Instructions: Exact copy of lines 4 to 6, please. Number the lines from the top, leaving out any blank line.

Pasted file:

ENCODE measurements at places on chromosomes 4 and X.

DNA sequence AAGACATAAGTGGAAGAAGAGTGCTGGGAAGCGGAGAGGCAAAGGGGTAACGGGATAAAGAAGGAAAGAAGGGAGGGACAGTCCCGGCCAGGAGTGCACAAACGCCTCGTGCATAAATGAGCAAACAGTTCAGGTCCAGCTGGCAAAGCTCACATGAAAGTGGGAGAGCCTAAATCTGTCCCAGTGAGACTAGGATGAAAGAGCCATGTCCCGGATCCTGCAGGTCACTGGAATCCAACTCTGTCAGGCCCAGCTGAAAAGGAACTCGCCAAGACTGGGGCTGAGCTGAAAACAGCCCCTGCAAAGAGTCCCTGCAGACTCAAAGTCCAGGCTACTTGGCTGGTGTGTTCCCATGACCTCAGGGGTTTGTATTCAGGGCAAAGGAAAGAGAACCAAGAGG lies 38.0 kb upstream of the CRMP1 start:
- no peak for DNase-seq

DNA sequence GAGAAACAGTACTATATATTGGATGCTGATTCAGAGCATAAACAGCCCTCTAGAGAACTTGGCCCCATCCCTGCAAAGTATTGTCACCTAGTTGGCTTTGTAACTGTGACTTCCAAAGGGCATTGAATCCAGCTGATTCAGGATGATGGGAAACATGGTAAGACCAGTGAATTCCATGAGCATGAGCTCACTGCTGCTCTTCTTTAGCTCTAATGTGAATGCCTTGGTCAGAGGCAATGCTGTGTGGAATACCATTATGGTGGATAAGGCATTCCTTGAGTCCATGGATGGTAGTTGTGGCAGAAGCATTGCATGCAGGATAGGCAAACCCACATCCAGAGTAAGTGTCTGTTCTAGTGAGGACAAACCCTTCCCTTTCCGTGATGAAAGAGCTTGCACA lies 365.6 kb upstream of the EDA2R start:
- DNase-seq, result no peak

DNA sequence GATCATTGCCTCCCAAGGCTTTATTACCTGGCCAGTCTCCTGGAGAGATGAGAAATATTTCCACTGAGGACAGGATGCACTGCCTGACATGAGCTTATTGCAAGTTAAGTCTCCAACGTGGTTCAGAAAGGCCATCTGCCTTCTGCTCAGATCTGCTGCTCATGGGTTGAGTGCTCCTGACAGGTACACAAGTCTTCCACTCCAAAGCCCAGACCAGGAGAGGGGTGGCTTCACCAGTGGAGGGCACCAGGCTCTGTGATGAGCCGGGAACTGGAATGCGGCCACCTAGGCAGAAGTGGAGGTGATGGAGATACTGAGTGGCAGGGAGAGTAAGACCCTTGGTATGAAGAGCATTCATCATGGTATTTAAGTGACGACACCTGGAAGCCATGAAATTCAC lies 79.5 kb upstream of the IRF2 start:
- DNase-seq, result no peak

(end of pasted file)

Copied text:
DNA sequence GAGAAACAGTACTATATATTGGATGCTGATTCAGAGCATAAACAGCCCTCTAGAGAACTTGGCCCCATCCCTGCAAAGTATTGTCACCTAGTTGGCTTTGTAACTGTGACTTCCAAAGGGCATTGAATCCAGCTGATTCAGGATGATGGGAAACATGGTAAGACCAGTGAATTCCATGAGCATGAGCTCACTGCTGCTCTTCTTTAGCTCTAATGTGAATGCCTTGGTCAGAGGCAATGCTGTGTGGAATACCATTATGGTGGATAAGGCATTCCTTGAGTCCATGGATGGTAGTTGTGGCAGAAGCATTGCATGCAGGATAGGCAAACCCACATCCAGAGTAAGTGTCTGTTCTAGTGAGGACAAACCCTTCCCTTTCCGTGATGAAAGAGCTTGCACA lies 365.6 kb upstream of the EDA2R start:
- DNase-seq, result no peak

DNA sequence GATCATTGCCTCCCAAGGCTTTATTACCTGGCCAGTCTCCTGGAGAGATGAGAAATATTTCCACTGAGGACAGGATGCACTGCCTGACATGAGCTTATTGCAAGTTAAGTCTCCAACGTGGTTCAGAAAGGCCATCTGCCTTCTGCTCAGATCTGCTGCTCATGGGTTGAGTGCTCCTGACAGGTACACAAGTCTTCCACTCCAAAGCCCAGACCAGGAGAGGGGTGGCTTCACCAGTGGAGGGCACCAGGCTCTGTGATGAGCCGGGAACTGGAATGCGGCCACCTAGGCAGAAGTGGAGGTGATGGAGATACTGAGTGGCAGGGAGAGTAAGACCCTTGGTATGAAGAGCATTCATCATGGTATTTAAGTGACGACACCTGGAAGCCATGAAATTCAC lies 79.5 kb upstream of the IRF2 start: